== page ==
Abstract: Malaria caused by various types of Plasmodium has become a global health problem. One of the drugs used as the first line of malaria therapy is primaquine (PMQ). PMQ is generally administered through the oral route. However, the use of PMQ orally could potentially cause some side effects and undergo the first-pass metabolism in the liver, reducing its effectiveness. Therefore, it is necessary to develop another drug administration route to avoid this effect. In this study, for the first time, PMQ was formulated into a transdermal patch for transdermal delivery, combined with solid microneedles, Dermaroller®. Following several optimizations, HPMC and glycerin were used as the main polymer and plasticizer, respectively. Specifically, the concentration of PEG 400 as a permeation enhancer was also optimized. The transdermal patches were evaluated for weight uniformity, thickness, surface pH, folding endurance, moisture content, moisture absorption ability, bioadhesive evaluation, and drug content recovery. PMQ release and permeation were also investigated through in vitro and ex vivo tests on rats’ skin tissue. Importantly, the safety of the transdermal patch was also evaluated through in vitro hemolytic and in vivo irritation tests which were confirmed by histopathological examinations. The results showed that all formulations showed desired physical and bioadhesive properties with a folding endurance of >300 folds. The results exhibited that 31.31 ± 5.25% and 22.55 ± 4.35% of primaquine were released from transdermal patches following the in vitro and the ex vivo permeation studies. Combined with Dermaroller®, the ex vivo permeation study showed an improved permeation profile with 45.89 ± 5.00% of primaquine permeated after 24 h with a zero-order kinetic during the first 8 h. Hemolysis percentage was found to be

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Topics: Transdermal (69%), Transdermal patch (62%)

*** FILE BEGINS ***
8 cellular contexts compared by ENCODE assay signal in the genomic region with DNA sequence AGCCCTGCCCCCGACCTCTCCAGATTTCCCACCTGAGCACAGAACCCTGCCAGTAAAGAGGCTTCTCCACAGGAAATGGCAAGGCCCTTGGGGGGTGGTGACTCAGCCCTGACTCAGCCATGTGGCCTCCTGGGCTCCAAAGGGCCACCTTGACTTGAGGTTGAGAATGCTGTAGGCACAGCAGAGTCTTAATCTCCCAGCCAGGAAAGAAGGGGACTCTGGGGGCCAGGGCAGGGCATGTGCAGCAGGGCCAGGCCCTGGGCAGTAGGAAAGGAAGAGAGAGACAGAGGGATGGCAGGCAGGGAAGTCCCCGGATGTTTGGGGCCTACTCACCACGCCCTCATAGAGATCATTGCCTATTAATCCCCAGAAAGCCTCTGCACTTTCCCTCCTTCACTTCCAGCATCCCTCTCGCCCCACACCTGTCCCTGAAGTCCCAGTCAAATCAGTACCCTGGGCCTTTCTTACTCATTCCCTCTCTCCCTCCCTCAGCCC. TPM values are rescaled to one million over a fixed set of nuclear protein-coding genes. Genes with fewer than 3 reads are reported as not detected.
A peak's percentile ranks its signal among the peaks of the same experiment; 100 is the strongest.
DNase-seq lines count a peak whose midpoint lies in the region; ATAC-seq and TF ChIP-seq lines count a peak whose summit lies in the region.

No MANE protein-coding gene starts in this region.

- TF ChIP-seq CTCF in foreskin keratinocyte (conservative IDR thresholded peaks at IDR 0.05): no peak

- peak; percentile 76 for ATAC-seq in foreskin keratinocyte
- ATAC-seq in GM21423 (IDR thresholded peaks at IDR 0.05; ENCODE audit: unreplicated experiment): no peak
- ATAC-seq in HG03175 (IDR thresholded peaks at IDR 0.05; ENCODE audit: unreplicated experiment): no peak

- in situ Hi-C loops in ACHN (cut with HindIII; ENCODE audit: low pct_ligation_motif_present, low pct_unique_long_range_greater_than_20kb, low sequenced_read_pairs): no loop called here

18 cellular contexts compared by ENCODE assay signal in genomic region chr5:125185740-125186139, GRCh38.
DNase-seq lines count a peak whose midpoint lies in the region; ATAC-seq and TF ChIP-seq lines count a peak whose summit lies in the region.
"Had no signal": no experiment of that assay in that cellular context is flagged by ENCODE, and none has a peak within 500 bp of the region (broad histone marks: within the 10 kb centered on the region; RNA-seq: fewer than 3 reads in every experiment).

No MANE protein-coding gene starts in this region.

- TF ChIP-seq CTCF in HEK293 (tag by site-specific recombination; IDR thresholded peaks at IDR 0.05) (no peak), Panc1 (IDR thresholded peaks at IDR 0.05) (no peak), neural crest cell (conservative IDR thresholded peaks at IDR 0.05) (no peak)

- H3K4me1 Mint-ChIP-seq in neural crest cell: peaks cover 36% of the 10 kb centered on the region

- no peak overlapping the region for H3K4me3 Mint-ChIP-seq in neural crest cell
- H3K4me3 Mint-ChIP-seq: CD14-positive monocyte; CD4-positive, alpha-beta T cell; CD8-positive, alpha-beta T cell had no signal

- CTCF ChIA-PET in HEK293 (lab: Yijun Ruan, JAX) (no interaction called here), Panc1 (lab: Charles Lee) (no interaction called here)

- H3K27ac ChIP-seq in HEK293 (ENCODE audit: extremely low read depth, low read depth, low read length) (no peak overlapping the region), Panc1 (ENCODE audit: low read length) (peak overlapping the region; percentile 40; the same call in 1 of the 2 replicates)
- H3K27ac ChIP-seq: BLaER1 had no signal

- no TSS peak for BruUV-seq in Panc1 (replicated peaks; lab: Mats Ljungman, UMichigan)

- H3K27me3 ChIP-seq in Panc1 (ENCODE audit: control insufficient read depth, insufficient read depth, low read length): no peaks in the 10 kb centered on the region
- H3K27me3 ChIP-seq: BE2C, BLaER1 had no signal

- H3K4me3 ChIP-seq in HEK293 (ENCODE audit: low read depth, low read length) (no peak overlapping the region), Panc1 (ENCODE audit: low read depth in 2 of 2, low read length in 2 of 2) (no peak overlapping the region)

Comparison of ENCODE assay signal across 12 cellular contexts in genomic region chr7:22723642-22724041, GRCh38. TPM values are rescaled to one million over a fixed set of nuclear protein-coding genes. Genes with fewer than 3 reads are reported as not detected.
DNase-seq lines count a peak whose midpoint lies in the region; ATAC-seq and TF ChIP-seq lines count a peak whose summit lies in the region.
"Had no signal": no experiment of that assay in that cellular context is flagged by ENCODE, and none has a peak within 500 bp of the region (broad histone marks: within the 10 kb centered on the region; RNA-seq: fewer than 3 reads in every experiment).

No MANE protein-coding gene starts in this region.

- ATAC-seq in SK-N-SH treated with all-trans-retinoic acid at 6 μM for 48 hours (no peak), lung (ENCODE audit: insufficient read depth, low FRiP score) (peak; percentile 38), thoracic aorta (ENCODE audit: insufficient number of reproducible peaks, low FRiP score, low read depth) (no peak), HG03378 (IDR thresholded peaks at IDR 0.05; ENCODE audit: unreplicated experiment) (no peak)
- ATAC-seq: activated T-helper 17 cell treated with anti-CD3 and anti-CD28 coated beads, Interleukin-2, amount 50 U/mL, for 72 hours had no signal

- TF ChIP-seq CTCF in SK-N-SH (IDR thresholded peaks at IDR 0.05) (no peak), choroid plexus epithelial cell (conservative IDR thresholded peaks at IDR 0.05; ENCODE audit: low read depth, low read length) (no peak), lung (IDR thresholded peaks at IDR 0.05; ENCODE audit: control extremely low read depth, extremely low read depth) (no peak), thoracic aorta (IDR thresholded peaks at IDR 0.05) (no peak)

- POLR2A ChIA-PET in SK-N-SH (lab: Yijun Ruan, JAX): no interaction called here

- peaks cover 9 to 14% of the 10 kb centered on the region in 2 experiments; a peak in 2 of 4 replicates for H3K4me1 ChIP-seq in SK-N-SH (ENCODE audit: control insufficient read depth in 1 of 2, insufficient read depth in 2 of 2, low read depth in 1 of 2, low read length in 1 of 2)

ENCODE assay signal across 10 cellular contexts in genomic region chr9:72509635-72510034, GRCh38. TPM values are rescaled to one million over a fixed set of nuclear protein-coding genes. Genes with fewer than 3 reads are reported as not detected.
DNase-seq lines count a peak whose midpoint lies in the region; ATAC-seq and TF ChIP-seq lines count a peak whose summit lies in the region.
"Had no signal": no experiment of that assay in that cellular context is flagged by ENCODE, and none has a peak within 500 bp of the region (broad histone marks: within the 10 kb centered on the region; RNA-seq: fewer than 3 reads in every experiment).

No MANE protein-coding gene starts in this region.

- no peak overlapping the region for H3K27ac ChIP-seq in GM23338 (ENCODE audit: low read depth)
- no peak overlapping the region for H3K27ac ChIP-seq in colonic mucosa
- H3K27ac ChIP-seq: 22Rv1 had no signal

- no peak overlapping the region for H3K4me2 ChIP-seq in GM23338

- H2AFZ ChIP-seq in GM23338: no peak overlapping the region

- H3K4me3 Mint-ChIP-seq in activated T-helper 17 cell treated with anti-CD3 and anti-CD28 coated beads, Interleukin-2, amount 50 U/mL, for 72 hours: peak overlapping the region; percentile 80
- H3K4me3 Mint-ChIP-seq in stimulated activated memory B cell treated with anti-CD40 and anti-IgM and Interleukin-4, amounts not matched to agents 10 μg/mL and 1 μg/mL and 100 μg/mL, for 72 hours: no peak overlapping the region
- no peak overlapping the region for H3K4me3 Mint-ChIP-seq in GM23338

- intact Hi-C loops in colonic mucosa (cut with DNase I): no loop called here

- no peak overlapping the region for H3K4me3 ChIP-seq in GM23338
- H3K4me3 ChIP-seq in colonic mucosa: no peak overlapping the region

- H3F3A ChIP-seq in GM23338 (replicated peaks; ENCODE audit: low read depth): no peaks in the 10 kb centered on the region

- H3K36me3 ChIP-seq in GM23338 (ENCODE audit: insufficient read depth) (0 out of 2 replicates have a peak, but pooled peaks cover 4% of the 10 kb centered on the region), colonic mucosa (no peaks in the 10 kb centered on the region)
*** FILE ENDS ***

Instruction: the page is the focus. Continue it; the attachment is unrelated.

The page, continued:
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100 results found


Open accessJournal ArticleDOI: 10.1038/NBT.1504
Mark R. Prausnitz1, Robert Langer2Institutions (2)
Abstract: Transdermal drug delivery has made an important contribution to medical practice, but has yet to fully achieve its potential as an alternative to oral delivery and hypodermic injections. First-generation transdermal delivery systems have continued their steady increase in clinical use for delivery of small, lipophilic, low-dose drugs. Second-generation delivery systems using chemical enhancers, noncavitational ultrasound and iontophoresis have also resulted in clinical products; the ability of iontophoresis to control delivery rates in real time provides added functionality. Third-generation delivery systems target their effects to skin's barrier layer of stratum corneum using microneedles, thermal ablation, microdermabrasion, electroporation and cavitational ultrasound. Microneedles and thermal ablation are currently progressing through clinical trials for delivery of macromolecules and vaccines, such as insulin, parathyroid hormone and influenza vaccine. Using these novel second- and third-generation enhancement strategies, transdermal delivery is poised to significantly increase its impact on medicine.

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Topics: Transdermal (67%), Targeted drug delivery (57%), Transdermal route (57%) ... show more

2,192 Citations


Open accessJournal ArticleDOI: 10.1016/J.BIOMATERIALS.2010.04.050
01 Aug 2010-Biomaterials
Abstract: Stereolithography is a solid freeform technique (SFF) that was introduced in the late 1980s. Although many other techniques have been developed since then, stereolithography remains one of the most powerful and versatile of all SFF techniques. It has the highest fabrication accuracy and an increasing number of materials that can be processed is becoming available. In this paper we discuss the characteristic features of the stereolithography technique and compare it to other SFF techniques. The biomedical applications of stereolithography are reviewed, as well as the biodegradable resin materials that have been developed for use with stereolithography. Finally, an overview of the application of stereolithography in preparing porous structures for tissue engineering is given.